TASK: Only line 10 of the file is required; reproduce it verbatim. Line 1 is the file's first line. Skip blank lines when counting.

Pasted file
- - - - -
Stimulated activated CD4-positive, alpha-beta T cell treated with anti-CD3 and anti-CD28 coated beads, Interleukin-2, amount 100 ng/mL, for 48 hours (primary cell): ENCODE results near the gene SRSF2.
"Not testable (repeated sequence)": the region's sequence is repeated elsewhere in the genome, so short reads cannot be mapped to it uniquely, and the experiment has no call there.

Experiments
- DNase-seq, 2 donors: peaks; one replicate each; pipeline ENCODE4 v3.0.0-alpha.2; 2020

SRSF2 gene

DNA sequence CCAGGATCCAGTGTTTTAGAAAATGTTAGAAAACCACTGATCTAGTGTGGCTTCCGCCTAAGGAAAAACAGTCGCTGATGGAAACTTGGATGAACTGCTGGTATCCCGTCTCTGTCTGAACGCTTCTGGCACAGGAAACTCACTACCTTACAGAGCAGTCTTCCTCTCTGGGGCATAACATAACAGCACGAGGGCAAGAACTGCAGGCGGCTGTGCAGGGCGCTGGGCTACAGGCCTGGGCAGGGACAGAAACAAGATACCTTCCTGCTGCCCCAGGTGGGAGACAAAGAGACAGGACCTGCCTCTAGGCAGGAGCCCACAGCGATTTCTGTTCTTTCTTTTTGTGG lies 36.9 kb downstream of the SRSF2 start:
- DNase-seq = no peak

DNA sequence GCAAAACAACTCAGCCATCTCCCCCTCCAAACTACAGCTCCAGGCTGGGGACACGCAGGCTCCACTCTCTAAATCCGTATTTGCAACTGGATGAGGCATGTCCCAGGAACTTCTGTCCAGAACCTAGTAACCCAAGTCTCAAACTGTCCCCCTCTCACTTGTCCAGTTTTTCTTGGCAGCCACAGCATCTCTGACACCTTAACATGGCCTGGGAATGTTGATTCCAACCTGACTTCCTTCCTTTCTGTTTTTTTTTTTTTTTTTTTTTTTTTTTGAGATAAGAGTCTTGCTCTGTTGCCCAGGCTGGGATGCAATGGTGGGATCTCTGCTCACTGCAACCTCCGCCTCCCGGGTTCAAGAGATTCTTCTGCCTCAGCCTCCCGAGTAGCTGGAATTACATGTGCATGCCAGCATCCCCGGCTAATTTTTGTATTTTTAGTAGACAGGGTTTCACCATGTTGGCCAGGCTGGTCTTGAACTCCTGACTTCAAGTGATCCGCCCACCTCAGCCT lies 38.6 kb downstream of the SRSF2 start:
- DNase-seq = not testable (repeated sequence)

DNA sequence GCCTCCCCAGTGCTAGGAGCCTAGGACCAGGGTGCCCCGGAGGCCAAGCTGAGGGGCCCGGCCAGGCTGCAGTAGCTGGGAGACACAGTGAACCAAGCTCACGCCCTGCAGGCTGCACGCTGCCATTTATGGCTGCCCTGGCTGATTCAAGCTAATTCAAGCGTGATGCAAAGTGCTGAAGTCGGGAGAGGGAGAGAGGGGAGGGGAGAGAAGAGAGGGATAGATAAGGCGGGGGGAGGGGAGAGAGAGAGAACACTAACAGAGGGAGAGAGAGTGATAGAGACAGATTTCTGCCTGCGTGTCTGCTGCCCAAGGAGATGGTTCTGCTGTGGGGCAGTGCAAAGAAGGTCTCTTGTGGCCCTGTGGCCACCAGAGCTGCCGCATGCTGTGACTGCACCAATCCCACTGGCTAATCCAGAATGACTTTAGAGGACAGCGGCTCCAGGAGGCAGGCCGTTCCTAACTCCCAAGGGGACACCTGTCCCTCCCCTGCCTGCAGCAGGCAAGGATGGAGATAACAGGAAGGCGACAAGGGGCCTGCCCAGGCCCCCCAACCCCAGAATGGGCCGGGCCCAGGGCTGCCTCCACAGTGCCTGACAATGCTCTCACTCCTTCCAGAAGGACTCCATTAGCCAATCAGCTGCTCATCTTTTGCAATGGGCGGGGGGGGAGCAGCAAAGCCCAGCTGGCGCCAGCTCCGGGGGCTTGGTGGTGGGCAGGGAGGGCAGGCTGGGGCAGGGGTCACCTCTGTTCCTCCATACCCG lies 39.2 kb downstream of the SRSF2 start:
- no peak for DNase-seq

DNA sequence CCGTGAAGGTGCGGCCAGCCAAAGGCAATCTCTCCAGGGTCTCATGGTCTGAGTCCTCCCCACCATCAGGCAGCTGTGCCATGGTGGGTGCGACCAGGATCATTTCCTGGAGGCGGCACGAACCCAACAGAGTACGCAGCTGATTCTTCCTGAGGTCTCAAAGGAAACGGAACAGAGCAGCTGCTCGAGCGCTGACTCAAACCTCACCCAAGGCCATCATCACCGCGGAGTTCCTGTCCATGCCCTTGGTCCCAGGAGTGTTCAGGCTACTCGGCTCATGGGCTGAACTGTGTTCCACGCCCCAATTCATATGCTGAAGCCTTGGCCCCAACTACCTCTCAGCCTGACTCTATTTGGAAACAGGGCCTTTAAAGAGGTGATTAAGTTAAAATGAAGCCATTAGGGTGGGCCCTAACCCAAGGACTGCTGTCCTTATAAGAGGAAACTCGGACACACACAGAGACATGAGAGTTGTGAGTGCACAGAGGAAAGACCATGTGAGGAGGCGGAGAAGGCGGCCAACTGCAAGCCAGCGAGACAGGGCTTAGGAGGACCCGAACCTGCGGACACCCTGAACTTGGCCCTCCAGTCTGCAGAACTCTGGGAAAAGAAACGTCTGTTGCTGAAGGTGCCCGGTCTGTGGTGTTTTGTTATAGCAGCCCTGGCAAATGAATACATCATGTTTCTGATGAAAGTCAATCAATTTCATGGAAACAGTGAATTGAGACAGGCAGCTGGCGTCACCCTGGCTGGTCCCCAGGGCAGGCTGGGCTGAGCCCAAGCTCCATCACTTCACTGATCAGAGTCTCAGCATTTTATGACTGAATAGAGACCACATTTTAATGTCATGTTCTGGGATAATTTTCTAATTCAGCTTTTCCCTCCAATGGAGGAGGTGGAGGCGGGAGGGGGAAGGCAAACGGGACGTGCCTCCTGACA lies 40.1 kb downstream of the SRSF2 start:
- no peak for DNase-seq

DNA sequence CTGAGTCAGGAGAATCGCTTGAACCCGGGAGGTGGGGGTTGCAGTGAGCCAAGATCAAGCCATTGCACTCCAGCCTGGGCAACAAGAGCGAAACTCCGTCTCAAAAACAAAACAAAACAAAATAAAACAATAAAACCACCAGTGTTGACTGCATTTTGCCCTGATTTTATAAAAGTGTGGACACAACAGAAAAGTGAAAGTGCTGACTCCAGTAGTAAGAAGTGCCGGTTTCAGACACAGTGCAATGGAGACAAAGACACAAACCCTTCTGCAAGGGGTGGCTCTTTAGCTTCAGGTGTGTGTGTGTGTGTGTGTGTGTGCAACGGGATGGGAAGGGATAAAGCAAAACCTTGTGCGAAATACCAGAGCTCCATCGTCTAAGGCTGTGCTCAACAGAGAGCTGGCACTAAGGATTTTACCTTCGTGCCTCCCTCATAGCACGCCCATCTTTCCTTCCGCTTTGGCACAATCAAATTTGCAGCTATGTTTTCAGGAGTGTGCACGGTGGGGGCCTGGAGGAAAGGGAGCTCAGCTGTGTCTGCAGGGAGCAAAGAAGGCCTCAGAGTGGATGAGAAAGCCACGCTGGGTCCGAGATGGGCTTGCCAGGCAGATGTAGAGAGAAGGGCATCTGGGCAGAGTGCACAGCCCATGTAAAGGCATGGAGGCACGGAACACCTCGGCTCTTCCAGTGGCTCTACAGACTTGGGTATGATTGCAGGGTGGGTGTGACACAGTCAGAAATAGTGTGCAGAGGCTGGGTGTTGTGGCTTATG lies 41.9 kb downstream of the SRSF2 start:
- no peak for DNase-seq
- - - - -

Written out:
DNA sequence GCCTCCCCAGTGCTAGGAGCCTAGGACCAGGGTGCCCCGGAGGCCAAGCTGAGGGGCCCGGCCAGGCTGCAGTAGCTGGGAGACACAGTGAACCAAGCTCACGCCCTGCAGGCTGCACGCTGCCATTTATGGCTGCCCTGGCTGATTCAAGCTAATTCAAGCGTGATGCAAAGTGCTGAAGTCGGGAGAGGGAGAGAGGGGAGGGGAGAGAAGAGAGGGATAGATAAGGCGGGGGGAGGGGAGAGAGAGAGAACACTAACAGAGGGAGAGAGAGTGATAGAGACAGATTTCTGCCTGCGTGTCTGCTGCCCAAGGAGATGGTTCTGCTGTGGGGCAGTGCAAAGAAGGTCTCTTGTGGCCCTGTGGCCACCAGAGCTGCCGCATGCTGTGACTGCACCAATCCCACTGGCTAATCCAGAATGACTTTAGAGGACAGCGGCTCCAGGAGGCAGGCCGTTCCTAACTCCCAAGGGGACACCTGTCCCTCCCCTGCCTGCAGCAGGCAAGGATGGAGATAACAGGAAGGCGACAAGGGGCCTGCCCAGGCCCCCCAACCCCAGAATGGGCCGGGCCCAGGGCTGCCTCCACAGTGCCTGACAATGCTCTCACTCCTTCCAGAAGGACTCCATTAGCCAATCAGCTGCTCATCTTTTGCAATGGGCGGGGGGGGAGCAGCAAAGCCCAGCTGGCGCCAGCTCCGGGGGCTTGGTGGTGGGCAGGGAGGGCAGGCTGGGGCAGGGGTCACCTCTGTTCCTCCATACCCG lies 39.2 kb downstream of the SRSF2 start: